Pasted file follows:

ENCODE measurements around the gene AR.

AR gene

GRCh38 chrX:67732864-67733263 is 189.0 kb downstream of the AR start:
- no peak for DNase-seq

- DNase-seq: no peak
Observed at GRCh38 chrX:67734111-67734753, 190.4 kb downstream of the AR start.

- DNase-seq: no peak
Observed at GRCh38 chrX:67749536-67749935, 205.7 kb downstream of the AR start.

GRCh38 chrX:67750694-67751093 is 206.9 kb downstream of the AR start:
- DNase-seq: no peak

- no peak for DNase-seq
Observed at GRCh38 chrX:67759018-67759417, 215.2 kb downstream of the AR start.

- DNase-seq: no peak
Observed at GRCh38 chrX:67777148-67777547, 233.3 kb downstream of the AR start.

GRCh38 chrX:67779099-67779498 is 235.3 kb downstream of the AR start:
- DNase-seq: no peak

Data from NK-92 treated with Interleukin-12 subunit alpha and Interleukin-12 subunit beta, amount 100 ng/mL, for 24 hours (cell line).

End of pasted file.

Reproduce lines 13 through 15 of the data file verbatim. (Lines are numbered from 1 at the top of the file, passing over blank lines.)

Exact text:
- DNase-seq: no peak
Observed at GRCh38 chrX:67777148-67777547, 233.3 kb downstream of the AR start.

GRCh38 chrX:67779099-67779498 is 235.3 kb downstream of the AR start: